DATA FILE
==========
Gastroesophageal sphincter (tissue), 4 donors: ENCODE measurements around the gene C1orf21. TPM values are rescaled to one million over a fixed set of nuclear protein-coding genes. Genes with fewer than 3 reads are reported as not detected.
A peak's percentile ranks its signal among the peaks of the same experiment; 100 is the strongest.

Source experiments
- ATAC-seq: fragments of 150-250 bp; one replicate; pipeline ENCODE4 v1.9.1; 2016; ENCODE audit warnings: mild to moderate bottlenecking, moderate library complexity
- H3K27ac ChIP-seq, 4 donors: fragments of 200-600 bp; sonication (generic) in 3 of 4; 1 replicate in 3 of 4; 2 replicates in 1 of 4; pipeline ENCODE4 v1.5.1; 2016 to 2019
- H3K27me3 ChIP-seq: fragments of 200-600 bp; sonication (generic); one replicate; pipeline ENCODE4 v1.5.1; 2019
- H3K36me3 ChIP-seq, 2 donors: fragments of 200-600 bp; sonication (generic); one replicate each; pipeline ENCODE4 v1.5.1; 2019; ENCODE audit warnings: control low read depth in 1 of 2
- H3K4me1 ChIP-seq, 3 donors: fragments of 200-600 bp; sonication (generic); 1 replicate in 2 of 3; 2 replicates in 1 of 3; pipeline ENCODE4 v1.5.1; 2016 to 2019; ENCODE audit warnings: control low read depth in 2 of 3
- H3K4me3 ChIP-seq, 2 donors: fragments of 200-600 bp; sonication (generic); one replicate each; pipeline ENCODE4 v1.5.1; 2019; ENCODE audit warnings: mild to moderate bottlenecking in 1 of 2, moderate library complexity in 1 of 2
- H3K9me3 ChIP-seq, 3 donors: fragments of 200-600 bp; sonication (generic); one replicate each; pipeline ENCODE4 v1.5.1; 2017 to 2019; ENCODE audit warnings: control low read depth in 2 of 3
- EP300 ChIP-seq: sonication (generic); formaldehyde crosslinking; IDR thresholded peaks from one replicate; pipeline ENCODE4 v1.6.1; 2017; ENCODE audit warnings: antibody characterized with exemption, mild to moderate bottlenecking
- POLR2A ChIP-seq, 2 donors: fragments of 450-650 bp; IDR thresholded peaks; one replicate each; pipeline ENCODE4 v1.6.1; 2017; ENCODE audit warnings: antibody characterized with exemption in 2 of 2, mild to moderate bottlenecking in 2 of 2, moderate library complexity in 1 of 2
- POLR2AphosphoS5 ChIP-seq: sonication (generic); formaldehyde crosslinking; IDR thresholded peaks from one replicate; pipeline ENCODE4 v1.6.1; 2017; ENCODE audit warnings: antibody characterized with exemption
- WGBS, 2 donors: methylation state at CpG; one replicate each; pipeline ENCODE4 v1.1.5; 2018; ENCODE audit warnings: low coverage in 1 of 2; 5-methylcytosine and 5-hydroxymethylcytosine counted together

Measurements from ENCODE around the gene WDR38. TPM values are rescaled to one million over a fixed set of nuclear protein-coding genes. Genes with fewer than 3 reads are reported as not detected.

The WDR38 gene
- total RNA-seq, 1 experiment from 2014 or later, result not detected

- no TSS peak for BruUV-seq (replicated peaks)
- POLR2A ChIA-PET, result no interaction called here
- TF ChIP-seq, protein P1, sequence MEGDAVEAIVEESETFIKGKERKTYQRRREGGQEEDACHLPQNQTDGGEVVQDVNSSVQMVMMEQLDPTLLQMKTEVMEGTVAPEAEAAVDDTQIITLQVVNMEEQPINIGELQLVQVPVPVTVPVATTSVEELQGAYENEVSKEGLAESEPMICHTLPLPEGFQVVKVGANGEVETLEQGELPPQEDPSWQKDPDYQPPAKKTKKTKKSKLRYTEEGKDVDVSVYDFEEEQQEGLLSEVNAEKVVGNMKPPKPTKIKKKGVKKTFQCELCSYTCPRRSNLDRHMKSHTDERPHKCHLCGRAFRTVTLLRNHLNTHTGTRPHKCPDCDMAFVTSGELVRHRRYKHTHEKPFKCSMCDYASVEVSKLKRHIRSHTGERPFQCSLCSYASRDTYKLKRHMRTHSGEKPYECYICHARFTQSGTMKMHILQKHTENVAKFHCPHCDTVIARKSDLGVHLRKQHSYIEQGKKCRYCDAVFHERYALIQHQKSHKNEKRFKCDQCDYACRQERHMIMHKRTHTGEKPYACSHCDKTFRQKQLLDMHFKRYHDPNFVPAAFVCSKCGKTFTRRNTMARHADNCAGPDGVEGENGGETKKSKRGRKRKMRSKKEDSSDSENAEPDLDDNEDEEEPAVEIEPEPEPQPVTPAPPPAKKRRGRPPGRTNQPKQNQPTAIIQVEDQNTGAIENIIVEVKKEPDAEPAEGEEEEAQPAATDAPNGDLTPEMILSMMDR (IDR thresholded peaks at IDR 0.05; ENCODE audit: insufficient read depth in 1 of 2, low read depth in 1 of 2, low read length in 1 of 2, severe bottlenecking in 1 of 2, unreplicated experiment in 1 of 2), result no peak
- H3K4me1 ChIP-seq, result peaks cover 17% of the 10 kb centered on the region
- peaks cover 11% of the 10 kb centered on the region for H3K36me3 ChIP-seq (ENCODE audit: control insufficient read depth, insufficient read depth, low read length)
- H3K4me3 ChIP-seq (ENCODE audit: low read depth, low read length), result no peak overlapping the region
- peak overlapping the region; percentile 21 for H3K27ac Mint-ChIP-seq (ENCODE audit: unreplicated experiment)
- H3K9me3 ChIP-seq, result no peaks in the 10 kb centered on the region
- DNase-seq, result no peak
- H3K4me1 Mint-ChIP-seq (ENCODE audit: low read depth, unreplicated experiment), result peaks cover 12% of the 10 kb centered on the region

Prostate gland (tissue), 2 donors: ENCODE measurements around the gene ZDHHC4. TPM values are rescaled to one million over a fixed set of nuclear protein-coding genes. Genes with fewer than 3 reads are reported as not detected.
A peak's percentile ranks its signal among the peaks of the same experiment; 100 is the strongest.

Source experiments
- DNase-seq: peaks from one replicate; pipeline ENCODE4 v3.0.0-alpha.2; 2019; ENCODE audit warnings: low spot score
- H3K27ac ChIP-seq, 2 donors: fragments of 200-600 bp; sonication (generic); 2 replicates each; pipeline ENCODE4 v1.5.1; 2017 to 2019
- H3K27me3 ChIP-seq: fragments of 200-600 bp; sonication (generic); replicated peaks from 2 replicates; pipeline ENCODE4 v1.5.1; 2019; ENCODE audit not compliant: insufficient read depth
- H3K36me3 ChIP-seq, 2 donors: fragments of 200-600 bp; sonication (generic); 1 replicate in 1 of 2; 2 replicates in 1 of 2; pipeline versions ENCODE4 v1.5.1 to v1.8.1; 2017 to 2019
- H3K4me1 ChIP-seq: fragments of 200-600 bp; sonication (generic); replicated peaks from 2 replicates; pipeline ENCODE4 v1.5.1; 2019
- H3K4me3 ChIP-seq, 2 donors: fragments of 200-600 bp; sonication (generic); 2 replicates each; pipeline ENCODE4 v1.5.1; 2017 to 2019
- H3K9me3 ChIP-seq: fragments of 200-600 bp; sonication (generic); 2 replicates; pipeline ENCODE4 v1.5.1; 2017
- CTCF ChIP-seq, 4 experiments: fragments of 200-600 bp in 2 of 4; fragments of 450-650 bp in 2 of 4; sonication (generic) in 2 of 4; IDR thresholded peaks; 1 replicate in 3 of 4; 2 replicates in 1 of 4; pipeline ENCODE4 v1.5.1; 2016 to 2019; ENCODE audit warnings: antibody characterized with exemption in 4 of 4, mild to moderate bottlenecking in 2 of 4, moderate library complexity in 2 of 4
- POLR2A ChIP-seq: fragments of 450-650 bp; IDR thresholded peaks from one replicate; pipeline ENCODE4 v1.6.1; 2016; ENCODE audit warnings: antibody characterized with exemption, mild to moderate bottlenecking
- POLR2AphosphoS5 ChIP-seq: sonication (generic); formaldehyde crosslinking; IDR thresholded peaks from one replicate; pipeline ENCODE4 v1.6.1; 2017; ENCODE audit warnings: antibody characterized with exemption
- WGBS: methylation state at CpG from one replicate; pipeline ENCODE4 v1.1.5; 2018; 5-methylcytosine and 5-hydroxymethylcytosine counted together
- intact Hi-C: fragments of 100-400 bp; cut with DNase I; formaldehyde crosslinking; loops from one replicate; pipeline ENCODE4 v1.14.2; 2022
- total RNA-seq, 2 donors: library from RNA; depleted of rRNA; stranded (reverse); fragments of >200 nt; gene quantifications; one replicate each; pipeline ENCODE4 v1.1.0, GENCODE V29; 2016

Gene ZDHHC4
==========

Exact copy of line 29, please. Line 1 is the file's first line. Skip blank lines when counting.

A peak's percentile ranks its signal among the peaks of the same experiment; 100 is the strongest.